The New Normal: NYSACAC REGIONAL FORUM

On March 11, 2009, admissions1 consultants attended the New York State Association for College Admissions Counseling (NYSACAC) forum “The Economy and College Admissions: This Year’s Financial Picture for Students and Families.”    The program was held at Sage College’s Albany Campus. The informative session updated the audience on proposed and revamped federal and state financial aid methodology. Not surprisingly, a lot of the discussion was couched in the background of ‘the new normal’ –the changes brought about by and the impact of the economic downturn. Jim Vallee of the Sage College Financial Aid Office gave a very interesting presentation on financial aid changes for the upcoming academic year. He touched on proposed and permanent changes to the federal and state guidelines and how they may impact families. The changes he discussed included five new questions concerning a student’s independent status. Jim pointed out that these changes potentially create more questions than answers. Jim also addressed Governor Paterson’s proposed budget cuts which will have an impact on the NYS Tuition Assistance Program (TAP). The proposal includes changing how students become TAP-eligible based on the number of enrolled credits hours. If passed, the changes to TAP would include allowing students to be TAP-eligible based on number of credits attempted (up to 120 as the maximum) instead of based on the traditional eight semesters. Jim suggested that while the proposed budget cuts would save the state 65 million dollars the changes could adversely affect students who may be full-time but only taking 12 credits. Financial aid and Admissions administrators have lobbied state legislators to vote against these proposed changes. The outcome is still to be determined. Attendees from high schools, colleges, and independent counselors participated actively in the discussion. The attendees addressed recent changes in consumer spending habits and how this will play out for admissions and financial aid at colleges. Jim anticipates more students and families will be lining up at the financial aid office to discuss issues such as recent layoffs and changes in income and assets. It was also discussed that schools are making more of an effort to increase their financial aid budgets to assist the growing number of families in need. Sage College has committed to funding full need (based on the results of the FAFSA) for those students who receive aid. So while the news of dramatic decreases in many school’s endowments seem grave, it is...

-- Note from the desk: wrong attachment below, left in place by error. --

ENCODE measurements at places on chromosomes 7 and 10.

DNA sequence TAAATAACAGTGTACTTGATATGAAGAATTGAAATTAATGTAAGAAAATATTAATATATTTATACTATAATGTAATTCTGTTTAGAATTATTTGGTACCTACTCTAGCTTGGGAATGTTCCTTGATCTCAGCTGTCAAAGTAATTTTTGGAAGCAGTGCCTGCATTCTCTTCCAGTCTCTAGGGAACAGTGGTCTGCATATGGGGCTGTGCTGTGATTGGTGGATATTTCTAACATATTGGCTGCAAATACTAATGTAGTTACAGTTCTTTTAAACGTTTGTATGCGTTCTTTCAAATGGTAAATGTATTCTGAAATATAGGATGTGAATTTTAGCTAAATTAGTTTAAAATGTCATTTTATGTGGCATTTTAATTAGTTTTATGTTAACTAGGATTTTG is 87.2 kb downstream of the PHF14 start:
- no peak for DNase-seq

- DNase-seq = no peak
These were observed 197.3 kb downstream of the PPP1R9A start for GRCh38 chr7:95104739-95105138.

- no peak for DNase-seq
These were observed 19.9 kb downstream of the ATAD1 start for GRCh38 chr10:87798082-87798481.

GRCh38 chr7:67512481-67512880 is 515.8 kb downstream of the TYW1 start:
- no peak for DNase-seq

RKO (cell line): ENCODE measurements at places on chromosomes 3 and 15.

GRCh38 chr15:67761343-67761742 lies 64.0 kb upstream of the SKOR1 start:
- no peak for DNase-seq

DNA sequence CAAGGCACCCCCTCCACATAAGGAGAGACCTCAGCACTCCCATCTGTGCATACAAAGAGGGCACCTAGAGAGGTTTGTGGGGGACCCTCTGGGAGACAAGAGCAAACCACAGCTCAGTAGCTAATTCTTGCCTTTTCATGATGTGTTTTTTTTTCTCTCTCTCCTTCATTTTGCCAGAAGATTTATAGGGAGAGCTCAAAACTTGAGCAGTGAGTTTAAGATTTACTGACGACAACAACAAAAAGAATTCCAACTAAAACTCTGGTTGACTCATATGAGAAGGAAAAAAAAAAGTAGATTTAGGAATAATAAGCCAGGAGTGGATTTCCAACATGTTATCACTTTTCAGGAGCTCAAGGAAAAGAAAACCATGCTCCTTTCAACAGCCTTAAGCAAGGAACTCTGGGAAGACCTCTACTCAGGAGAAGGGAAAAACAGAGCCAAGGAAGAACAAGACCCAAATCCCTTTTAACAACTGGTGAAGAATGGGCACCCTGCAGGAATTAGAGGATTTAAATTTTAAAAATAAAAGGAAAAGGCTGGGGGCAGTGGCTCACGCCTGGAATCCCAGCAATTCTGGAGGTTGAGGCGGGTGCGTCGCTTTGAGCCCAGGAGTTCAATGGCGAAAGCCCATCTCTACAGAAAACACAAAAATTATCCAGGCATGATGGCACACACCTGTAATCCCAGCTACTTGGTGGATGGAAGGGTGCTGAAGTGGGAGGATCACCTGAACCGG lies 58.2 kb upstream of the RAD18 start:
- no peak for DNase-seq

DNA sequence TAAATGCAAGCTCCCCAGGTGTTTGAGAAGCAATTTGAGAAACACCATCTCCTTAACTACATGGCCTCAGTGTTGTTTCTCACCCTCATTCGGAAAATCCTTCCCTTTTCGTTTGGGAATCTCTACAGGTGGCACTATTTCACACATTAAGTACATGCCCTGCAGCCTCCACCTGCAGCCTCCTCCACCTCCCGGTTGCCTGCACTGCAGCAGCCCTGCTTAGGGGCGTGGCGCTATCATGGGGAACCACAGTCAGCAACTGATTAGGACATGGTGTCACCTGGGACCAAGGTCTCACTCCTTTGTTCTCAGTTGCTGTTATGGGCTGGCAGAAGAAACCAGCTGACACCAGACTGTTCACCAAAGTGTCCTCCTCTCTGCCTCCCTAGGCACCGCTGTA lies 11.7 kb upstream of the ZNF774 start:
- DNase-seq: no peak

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It is time to complete the FAFSA (the free application for federal student aid)

Completing the FAFSA is not a lot of fun.  Don’t let anyone say that it is.  It is, however,  a great task to check off your ‘to-do’ list in January.  Remember: filing the form determines your eligibility for federal financial aid programs.  There is no other way to become eligible for these programs. Students can file for ALL federal financial aid programs including grants, subsidized loans, and work-study by completing the FAFSA.  Students interested in state programs may also be able to link to their state’s financial aid website during the FAFSA completion process —  this is true of NY state’s TAP program (state grant program). Technologically speaking, the FAFSA website (www.fafsa.ed.gov) does a great job working families through the form.  There are many parts to the process that have been streamlined to reduce redundancy.  For example, a returning student does not have to re-enter basic unchanged information each year, instead the student can just update changed information.  Additionally, the program works by family so parents of more than one college-bound student do not have to re-enter their data more than once. Students and families can complete the 2009-2010 FAFSA starting on January 1st.  You can complete the form even if you (and your parents) have not yet completed your 2008 tax returns.  This is especially important for students who are currently applying for colleges.  Completing the FAFSA and checking with each school’s website (financial aid AND admissions pages) will ensure that you complete all requirements for all potential financial aid at the school in a timely manner.  The early filer often stands a better chance at scholarship and grant opportunities.  Remember to file early and speak with the financial aid office to make sure all documentation has been received.  In addition to the FAFSA, some schools require students to complete the CSS Profile or a school-based financial aid supplement.  Also, depending on your personal and family circumstances (divorce or independent student status), you may have additional documents to file with the financial aid office.  Again, school websites will have additional information on how to apply for need- and merit-based aid available through the school. One note to remember–the first ‘F’ in FAFSA stands for free.  It is free for families to file a FAFSA and you can do this at www.fafsa.ed.gov.  Preparers can charge you to complete the FAFSA but you do not have to pay anyone to file a...
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